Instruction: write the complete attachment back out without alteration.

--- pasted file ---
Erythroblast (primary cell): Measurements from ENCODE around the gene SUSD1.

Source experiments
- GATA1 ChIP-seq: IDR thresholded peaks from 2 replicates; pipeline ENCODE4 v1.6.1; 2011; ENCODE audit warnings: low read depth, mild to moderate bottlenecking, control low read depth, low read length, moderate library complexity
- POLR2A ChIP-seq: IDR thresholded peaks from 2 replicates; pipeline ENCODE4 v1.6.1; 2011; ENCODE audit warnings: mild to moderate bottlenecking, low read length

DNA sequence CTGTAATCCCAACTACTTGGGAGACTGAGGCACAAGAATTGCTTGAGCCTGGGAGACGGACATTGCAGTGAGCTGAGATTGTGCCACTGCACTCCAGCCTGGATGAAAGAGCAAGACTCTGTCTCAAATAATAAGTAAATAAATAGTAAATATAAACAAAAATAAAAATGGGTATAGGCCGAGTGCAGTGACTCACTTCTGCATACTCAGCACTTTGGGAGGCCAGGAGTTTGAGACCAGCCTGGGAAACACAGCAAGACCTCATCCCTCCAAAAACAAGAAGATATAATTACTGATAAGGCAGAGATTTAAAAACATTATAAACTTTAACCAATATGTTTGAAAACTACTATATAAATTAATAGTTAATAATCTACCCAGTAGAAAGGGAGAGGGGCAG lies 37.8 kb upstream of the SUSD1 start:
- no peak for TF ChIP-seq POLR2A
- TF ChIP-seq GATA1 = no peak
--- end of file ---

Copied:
Erythroblast (primary cell): Measurements from ENCODE around the gene SUSD1.

Source experiments
- GATA1 ChIP-seq: IDR thresholded peaks from 2 replicates; pipeline ENCODE4 v1.6.1; 2011; ENCODE audit warnings: low read depth, mild to moderate bottlenecking, control low read depth, low read length, moderate library complexity
- POLR2A ChIP-seq: IDR thresholded peaks from 2 replicates; pipeline ENCODE4 v1.6.1; 2011; ENCODE audit warnings: mild to moderate bottlenecking, low read length

DNA sequence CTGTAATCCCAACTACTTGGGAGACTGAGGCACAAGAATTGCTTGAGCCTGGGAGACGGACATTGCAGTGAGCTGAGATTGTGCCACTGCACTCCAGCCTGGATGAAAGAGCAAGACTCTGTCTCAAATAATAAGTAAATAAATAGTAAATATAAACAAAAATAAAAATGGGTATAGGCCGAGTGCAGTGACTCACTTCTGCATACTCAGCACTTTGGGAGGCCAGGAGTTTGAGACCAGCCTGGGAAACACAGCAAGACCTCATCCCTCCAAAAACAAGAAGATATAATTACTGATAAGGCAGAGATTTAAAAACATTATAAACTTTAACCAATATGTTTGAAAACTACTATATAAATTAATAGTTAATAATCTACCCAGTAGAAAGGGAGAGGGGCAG lies 37.8 kb upstream of the SUSD1 start:
- no peak for TF ChIP-seq POLR2A
- TF ChIP-seq GATA1 = no peak